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Transcript
Biology 320
Invertebrate Zoology
Fall 2005
Chapter 21 – Phylum Arthropoda,
Superclass Hexapoda
Class Insecta
 Majority of all animals
 1,000,000 described species
 Estimated 10 to 30 million undescribed
 Do not live in oceans, with the
exception of a few intertidal species
 Well adapted for terrestrial existence
 2 – 250 Malpighian tubules
 Many other adaptations and behaviors
 Holometabolus (indirect) development
has led to success on land by
promoting resource partitioning
 Largest insect orders (Lepidoptera,
Hymenooptera, and Diptera) exhibit indirect
development
 Insect flight allows for:
 Dispersal
 Predator escape
 Access to food and optimum
habitat
 Many have interesting
coevolutionary relationships
with flowering plants
 Some are vectors of
disease
 Herbivory by insects does
large amounts of damage to
crops
Body Form
 Three tagmata
 Head




Two compound eyes
Three unpaired ocelli
One pair of antennae
Preoral cavity with complex
mouthparts
 Thorax
 Three pairs of legs
 Forelegs
 Middle legs
 Hind legs
 Thorax cont…
 Two pairs of wings in most
adults, while juveniles have
wing pads
 Some only have one pair
 Some lack altogether
 Some only possess wings
during reproductive periods
 Abdomen
 Typically 9 – 11 segments
 Female gonopore on
segment 8
 Male gonopore on segment 9
 Some have sensory
appendages called cerci on
last segment
Wings and Flight
 Wings composed of two sheets
of epidermis covered with cuticle
 Sclerotized areas called veins
offer support
 Hollow
 House tracheae, nerves, and
blood
 Permanently outstretched wings
is a primitive trait
 The evolution of wing folding has
allowed insects to exploit
microhabitats where outstretched
wings would be a handicap
 Flight muscles fill most of the thorax
 Striated fibers with huge mitochondria, and profuse tracheal innervation
(to meet high oxygen demand)
 Wings move up, down, forwards, and backwards
 Wing angles are frequently changed
 Insects are probably the most skilled flyers
 Houseflies can outperform any bird
 Can turn in the distance of one body length
 Can fly upside down
 Hummingbird moths and botflies can fly 25 mph
 Display positive phototaxis, and often fly into lamps
Nutrition
 Diverse nutritional
strategies, and thus
diversity in mouthpart
structure and function
 Mandibulate mouthparts
 Grasshoppers and ants
 Large jaws for cutting and
chewing
 Found in many herbivores
and carnivores
 Sucking mouthparts
 Butterflies and moths
 Suck nectar and fruit juices with a
long proboscis formed from maxillae
 Rolled and coiled when not feeding
 Diet is N and Na deficient so they
drink other types of liquids (mud
puddles, carrion, animal wastes,
etc.) to supplement
 Piercing mouthparts
 Aphids drink plant juices
 Female mosquitoes require a blood
meal to produce eggs
 Stylet pierces prey
 Has a salivary channel and a food
channel
 Proteins in saliva produce itching
associated with mosquito bites
 Surrounding structures support
stylet
 Sponging mouthparts
 Nonbiting flies
 Enlarged labium is used
to absorb liquids
 Liquefy food with
enzymes
 Digestive system
 Salivary glands produce
many types of secretions
 Pectinase for breaking
down plant cell walls
 Typical secretions
 Some have silk glands in
place of salivary glands
 Used for making
cocoons
 Digestive system cont…
 Peritrophic membrane
 Protects non-cuticularized midgut
 Partitions areas where digestive enzymes function
 Membrane is perforated, so some enzymes pass through
membrane and act on food bolus
 Hydrolyzed biomolecules pass from bolus side to lumen
side
 Additional enzymes facilitate further digestion
 Midgut has two to six gastric ceca
 Hemocoel contains a fat body that synthesizes
and stores biomolecules
Hemal System
 Not many vessels
 Accessory hearts pump blood to important
structures (antennae, mouthparts, legs,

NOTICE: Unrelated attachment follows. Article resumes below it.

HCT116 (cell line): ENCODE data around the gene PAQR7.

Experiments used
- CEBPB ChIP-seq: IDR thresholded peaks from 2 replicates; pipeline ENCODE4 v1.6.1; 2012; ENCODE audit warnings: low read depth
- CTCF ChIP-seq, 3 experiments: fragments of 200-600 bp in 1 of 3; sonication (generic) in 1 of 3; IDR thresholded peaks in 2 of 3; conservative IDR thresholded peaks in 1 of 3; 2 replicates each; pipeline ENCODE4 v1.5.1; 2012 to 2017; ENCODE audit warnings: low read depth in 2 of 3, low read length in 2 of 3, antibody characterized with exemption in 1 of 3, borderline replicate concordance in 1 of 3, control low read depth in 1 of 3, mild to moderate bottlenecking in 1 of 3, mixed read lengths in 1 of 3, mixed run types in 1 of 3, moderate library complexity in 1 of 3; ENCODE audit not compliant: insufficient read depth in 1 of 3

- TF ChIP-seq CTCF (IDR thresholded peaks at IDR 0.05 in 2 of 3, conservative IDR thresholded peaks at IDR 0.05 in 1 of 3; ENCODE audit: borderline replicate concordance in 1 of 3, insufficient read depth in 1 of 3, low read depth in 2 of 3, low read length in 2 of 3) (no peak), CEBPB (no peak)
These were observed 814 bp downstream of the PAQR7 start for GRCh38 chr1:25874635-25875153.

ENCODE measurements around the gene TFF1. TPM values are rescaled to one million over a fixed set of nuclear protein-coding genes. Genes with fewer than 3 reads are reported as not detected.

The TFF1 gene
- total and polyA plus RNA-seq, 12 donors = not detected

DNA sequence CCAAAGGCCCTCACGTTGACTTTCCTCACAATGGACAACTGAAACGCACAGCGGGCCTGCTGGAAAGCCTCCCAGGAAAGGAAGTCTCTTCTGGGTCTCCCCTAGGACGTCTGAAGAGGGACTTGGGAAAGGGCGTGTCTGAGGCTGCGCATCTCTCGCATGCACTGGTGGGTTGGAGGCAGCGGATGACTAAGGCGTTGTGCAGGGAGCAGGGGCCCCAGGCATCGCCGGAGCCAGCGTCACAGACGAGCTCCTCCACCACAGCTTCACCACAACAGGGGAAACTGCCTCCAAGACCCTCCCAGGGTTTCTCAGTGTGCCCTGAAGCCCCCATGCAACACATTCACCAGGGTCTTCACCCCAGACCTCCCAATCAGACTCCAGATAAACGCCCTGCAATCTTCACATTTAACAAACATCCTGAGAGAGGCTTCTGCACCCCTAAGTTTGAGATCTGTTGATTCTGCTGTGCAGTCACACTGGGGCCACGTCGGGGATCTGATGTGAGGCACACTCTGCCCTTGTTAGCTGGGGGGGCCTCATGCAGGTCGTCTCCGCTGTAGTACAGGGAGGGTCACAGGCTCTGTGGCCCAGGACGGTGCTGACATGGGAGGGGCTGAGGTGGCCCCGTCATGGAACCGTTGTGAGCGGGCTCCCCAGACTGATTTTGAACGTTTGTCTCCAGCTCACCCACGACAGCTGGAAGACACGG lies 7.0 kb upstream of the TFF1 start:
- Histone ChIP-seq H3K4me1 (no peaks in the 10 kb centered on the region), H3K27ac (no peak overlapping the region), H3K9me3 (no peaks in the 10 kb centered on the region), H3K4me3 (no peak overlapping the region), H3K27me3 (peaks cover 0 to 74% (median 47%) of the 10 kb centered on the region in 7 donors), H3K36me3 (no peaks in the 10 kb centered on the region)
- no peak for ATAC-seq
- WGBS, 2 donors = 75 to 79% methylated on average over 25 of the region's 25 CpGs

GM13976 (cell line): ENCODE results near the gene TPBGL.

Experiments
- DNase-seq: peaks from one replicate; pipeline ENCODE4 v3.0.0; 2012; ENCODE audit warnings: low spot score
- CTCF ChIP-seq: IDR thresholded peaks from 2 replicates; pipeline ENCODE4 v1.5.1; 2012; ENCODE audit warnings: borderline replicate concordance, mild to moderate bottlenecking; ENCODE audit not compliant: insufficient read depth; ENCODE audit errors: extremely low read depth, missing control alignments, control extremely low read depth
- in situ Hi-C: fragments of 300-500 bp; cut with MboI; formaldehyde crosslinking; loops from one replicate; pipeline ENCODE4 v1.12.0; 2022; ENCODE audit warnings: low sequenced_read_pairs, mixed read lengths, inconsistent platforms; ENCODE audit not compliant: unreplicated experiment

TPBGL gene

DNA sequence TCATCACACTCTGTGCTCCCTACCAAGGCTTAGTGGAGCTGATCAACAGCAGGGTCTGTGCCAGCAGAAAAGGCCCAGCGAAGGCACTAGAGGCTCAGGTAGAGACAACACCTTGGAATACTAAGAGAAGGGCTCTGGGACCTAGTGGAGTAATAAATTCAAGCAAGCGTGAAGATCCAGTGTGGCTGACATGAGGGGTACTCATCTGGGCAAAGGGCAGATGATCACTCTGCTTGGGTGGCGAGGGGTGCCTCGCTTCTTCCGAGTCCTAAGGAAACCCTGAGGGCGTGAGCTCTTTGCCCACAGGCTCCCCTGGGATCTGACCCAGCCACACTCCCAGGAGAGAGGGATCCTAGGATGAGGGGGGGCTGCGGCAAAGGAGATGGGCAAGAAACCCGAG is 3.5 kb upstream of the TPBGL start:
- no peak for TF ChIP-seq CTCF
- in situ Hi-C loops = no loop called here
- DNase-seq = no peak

wings, cerci, etc.)
 Located at bases of extremities
 Many insects can survive subfreezing
temperatures (-30°C)
 Compounds in blood, such as glycerol, function as
antifreeze
Respiratory System
 Elaborate tracheal system
 Branch and diverge into a
network of smaller and smaller
tubes
 Smallest tubes are called
tracheoles (make direct contact
with cells)
 10 pairs of spiracles
 Two pairs on thorax
 Spiracles can be closed, which
prevents:
 Water loss
 Dust from entering
 Parasites from entering
 Cartilagenous support rings
Sensory Organs
 Most are derived from setae and
are associated with appendages
 Tarsi of many have gustatory (taste)
or tactile (touch) receptors
 Flies taste food by walking on it
 Eyes
 Form color images in some
 Some (especially pollinators) are
sensitive to UV light
Reproductive System
 Gonochoric with internal fertilization
 Female system




Two ovaries produce eggs with a waterproof capsule
Two oviducts converge and empty into a vagina
Oviduct opens on segment 8
Tubular ovipositor for depositing eggs in appropriate substratum (i.e.
soil, wood, plant, animal, etc.)
 Ovipositor is modified to form a sting with poison glands in some
Hymenopteran females
 Male system
 Two testes with sperm ducts
 Accessory glands
 Median ejaculatory duct
 Penis is extensible /
retractable
 Everts through gonopore on
segment 9
 Releases spermatophore or
sperm
 Sperm plug (mating plug)
 May have claspers for holding
female during copulation
 Sperm enter egg through a
micropyle in egg capsule
Insect Development
 Under hormonal control
 Three main stages:
 Egg
 Juvenile
 Many instars separated by
molts
 Main role is to feed and grow
 Adult
 Technically termed an imago
 Sexually mature with functional
wings
 May / may not continue to molt
 Main role is dispersal and
reproduction
Direct Development
 Three main types
 Paurometabolous
development is the only
type we will discuss
 Grasshopper, cockroaches,
etc.
 Juveniles are morphologically
similar to adults
 Adults don’t molt
 Does not promote resource
partitioning
 Adults and nymphs in
competition with one another
Indirect Development
 Holometabolus development
 Hymenopterans, flies, beetles, and Lepidopterans
 Juveniles (larvae) are wormlike, and called grubs, maggots, or
caterpillars
 Many larval instars
 Pupa phase between last instar and imago
 Undergoes metamorphosis
 Imago has wings and looks nothing like juvenile
 Different mouthparts, and therefore they feed on different types of
foods
 Promotes resource partitioning
Coevolution
 Definition - evolution of plants and insects in response to
one another
 Plants and insects are vital to each other
 Plants provide food (nectar, pollen, and plant tissues) and shelter